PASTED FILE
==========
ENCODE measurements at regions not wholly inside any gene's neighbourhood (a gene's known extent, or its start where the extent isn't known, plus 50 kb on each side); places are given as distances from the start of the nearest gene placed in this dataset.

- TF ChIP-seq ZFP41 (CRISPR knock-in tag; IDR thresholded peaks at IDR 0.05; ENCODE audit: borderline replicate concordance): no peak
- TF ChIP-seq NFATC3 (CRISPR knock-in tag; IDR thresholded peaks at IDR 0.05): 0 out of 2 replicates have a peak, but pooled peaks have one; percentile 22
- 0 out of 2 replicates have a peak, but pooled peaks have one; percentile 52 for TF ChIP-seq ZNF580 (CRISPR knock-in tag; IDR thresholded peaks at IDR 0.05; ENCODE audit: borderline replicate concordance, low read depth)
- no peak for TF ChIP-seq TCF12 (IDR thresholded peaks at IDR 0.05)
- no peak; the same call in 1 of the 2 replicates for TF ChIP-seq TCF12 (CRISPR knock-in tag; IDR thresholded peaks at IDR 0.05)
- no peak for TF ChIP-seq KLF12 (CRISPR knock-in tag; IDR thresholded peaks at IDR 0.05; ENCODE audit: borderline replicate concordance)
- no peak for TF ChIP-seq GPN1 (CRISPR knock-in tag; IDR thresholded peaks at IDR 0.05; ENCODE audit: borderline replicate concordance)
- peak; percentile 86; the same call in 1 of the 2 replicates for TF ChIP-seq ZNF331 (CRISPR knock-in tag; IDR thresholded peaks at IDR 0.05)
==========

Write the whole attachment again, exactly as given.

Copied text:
ENCODE measurements at regions not wholly inside any gene's neighbourhood (a gene's known extent, or its start where the extent isn't known, plus 50 kb on each side); places are given as distances from the start of the nearest gene placed in this dataset.

- TF ChIP-seq ZFP41 (CRISPR knock-in tag; IDR thresholded peaks at IDR 0.05; ENCODE audit: borderline replicate concordance): no peak
- TF ChIP-seq NFATC3 (CRISPR knock-in tag; IDR thresholded peaks at IDR 0.05): 0 out of 2 replicates have a peak, but pooled peaks have one; percentile 22
- 0 out of 2 replicates have a peak, but pooled peaks have one; percentile 52 for TF ChIP-seq ZNF580 (CRISPR knock-in tag; IDR thresholded peaks at IDR 0.05; ENCODE audit: borderline replicate concordance, low read depth)
- no peak for TF ChIP-seq TCF12 (IDR thresholded peaks at IDR 0.05)
- no peak; the same call in 1 of the 2 replicates for TF ChIP-seq TCF12 (CRISPR knock-in tag; IDR thresholded peaks at IDR 0.05)
- no peak for TF ChIP-seq KLF12 (CRISPR knock-in tag; IDR thresholded peaks at IDR 0.05; ENCODE audit: borderline replicate concordance)
- no peak for TF ChIP-seq GPN1 (CRISPR knock-in tag; IDR thresholded peaks at IDR 0.05; ENCODE audit: borderline replicate concordance)
- peak; percentile 86; the same call in 1 of the 2 replicates for TF ChIP-seq ZNF331 (CRISPR knock-in tag; IDR thresholded peaks at IDR 0.05)